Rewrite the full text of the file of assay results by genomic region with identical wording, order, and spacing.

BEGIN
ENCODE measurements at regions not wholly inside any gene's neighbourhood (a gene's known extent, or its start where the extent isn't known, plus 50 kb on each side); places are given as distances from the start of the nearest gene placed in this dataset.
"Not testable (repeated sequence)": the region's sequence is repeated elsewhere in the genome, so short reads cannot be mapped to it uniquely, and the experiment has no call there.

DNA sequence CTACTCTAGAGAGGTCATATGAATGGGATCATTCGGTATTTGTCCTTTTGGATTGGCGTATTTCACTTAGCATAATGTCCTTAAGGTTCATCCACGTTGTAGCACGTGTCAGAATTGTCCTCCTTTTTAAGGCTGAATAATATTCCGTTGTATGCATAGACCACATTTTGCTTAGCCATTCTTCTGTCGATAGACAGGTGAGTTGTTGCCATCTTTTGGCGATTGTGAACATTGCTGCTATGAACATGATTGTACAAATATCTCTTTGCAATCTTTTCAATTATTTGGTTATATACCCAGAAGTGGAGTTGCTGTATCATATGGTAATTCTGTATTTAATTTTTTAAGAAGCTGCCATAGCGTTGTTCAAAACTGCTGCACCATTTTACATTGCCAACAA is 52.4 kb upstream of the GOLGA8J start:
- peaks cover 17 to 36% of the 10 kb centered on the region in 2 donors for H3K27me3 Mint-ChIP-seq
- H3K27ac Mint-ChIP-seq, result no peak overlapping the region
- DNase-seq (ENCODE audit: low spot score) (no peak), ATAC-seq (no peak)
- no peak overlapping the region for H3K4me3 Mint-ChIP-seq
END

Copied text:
ENCODE measurements at regions not wholly inside any gene's neighbourhood (a gene's known extent, or its start where the extent isn't known, plus 50 kb on each side); places are given as distances from the start of the nearest gene placed in this dataset.
"Not testable (repeated sequence)": the region's sequence is repeated elsewhere in the genome, so short reads cannot be mapped to it uniquely, and the experiment has no call there.

DNA sequence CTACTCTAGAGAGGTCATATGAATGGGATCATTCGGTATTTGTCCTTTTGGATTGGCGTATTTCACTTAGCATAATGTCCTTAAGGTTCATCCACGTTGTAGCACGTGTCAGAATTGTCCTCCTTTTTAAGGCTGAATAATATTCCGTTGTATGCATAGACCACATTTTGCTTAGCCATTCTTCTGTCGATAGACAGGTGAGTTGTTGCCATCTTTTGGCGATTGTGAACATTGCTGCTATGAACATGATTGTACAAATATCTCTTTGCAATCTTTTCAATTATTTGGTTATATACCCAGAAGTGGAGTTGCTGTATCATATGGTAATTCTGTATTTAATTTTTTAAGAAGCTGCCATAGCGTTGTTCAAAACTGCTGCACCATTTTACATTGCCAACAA is 52.4 kb upstream of the GOLGA8J start:
- peaks cover 17 to 36% of the 10 kb centered on the region in 2 donors for H3K27me3 Mint-ChIP-seq
- H3K27ac Mint-ChIP-seq, result no peak overlapping the region
- DNase-seq (ENCODE audit: low spot score) (no peak), ATAC-seq (no peak)
- no peak overlapping the region for H3K4me3 Mint-ChIP-seq